When the Jesuit Missionaries first visited Ontario, they attempted to convert the native population to Christianity. They described the qualities of Heaven and Hell to the native people, to help persuade them into conversion. Unfortunately, for the Jesuits, the Fires of Hell sounded pretty good to the natives who were freezing their butts off in the cold Canadian winter. I often think of this story when I freeze my butt belaying below some frozen waterfall. Is this Heaven or Hell?

There is a group of climbers who are either unable to get away to somewhere warm in the winter or prefer to remain at home climbing in the cold. After a few early traumatic experiences with ice climbing, I refused to answer my phone in the winter in case it might be one of them. I successfully avoided them for many years. However, they can be very persistent and seductive. A few years ago, I let down my guard and they got to me.

This is a rugged bunch, solid types with hair on their chests. No skinny, yellow haired, gym rats with their stick clips and toothbrushes are to be found below the frozen waterfall. I swear that I saw one ice climber chewing on an ice screw for breakfast.

Below the icefall is one of the last vestiges of the male dominated society, with few women daring to intrude. The sexual connotations of the activity, such as screws forced into the cold ice and penetrating picks cannot be overlooked. Freud would have made room on his couch for these guys.

The ice climbers speak in their own vernacular. Words like "Snargs", and "Stubbies", defy meaning to most people but have clear meaning in this group. They also have expressions that are code for a different meaning. For instance the expression, "Have fun boys", seems innocent but actually means "You are probably going to die". Once when innocently gearing up below an Adirondacks ice climb, seven parties passed by us, looked up at the route seriously and all seven said "Have fun boys". Not yet being conversant with the code, and naïve about assessing ice qualities, we thought they were envious of the route that we had beaten them to and were genuinely wishing us a nice day. Later, we discovered that it was a thin and poor ice horror with a dearth of protection. Be very careful of innocent sounding remarks, it could be code.

Ice climbers tend to be gear mongers. They have gadgets for all purposes and are suckers to try out the latest gizmo. In their spare time they enjoy sharpening their ice tools.

These guys are early risers, often arriving at the crag before light. I realized that I either had to get up earlier or become expert in thin ice conditions because it is only the thin ice routes that were left with no-one on them when I arrive about noon.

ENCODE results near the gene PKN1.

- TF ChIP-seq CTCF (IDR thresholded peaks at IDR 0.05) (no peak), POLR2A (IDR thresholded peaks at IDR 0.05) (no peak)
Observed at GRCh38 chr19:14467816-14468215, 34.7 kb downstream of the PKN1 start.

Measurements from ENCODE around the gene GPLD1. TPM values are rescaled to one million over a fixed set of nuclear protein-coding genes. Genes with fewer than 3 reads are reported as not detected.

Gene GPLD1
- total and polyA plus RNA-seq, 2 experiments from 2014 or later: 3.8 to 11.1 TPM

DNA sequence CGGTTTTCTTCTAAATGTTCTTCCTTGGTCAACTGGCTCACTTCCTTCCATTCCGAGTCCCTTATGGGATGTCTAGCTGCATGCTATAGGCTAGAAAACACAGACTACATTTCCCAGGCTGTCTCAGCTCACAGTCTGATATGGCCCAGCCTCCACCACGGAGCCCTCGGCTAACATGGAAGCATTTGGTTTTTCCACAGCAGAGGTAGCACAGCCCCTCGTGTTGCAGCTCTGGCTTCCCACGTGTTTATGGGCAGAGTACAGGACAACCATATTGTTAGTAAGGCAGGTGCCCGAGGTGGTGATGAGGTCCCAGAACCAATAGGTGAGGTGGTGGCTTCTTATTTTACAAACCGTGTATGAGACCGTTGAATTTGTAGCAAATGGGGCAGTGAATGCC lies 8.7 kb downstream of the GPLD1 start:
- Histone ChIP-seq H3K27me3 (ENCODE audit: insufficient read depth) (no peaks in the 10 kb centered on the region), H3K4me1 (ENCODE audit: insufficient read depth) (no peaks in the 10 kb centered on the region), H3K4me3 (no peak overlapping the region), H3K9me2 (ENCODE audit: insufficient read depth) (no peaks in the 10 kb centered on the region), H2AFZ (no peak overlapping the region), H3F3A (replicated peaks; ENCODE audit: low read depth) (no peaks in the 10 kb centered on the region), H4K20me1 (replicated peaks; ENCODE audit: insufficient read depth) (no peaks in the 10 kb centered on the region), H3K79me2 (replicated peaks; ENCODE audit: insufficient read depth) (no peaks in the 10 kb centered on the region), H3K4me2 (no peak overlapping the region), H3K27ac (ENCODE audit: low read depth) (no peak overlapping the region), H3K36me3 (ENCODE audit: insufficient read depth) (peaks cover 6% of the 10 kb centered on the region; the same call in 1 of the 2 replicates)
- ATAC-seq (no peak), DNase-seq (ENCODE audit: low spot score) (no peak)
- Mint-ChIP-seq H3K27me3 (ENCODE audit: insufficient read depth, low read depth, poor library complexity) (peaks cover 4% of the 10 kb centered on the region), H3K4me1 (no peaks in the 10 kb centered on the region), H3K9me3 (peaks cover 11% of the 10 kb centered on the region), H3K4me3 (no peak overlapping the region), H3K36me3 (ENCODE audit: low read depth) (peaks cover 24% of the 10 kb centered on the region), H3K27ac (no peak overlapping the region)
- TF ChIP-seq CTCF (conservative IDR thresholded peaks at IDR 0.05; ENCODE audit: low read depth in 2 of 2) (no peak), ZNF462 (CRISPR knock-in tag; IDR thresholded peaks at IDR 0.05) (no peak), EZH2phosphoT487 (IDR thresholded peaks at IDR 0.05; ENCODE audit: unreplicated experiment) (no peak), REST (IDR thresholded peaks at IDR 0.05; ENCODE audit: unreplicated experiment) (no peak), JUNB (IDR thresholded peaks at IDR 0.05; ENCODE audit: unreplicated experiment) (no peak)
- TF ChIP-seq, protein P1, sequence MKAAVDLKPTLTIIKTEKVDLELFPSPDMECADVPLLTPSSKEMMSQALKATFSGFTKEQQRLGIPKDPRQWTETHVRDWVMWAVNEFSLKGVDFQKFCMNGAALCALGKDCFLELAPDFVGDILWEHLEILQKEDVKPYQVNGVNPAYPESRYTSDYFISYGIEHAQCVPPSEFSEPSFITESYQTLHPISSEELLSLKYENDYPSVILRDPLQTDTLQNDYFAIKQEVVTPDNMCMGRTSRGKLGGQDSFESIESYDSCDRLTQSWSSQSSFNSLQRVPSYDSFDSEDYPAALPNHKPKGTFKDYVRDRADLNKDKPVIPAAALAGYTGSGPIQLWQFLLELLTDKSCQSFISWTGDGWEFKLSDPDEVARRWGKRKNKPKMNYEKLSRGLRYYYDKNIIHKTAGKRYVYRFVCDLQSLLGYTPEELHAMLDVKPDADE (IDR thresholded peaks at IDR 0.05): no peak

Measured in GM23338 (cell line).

Like rock climbers, during down time they engage in inane but heated debates on topics that seem idiotic to an average person, such as the ethics of using wrist leashes or whether or not two tied off "Stubbies" will hold a fall factor 1.1. Endless debates on route grades fill the remaining chat time.

Surprisingly, few of them actually fall. This is probably because they donít actually believe that their protection will hold. Most probably use protection to fool themselves into going on against all logic and reason.

Relatively minor injuries are common. Many cuts and bruises are experienced, especially on the facial area from falling ice. These cuts result in a great deal of blood due to the cold weather and give the victim a rather heroic look. The ice climber wears the blood like the "Red Badge of Courage".

The latest rage involves climbing mixed ice and rock, linking stretches of ice by moving over rock sections through the use of ice picks and crampon points on miniscule rock holds. These climbs tend to be very hard and scary. Cultleader Alex Lowe calls this "The Unified Theory of Climbing".

Take a sniff in the air around these guys and you will smell the fear. It is adrenaline that drives this bunch. However, when the crampon hits the ice they suck in the fear, put the adrenal glands in overdrive and do amazing things. It is startling to see what top ice climbers are able to climb these days. These guys can probably even pirouette in their crampons.

Ice is a temporary state of matter, a bunch of crystals joining together as if to celebrate some environmental combination of conditions, including temperature, moisture, wind and other less obvious influences. Seemingly solid, but actually a liquid, it ebbs and flows, builds and diminishes in size, changes shape, until a quantum crash and meltdown. Water is both the friend and the enemy, useful in building ice but responsible for breaking it down. White, blue and green ice form shapes in a chaotic manner, never quite the same from year to year or even day to day. What does all of this mean? In simple terms, the ice will fall down one day but you wonít know when. Not an ideal climbing surface.

Unlike areas such as the Adirondacks, Ontario ice gets fewer ascents and doesnít often get that pock marked ladder like condition that is the result of overuse and common in popular destinations. Ontario Ice does require some driving and often a warm up slog approach. Climbing is good and often has a remote feel about it. Ice formation is more reliable to the north as periodic thaws are less common.

At the end of the day, with wounds clotting, exhaustion setting in and the adrenalin frozen, the ice climber staggers back through waist deep snow, feeling strangly satisfied and complete. Later, stories are exchanged, analyzed and regurgitated until the next time.

An excellent guidebook to Ontario Ice Climbing is available, written by Toronto locals Norbert Kartner and Mark Bracken.

Have fun Boys!

Bob Bennell
January 2001

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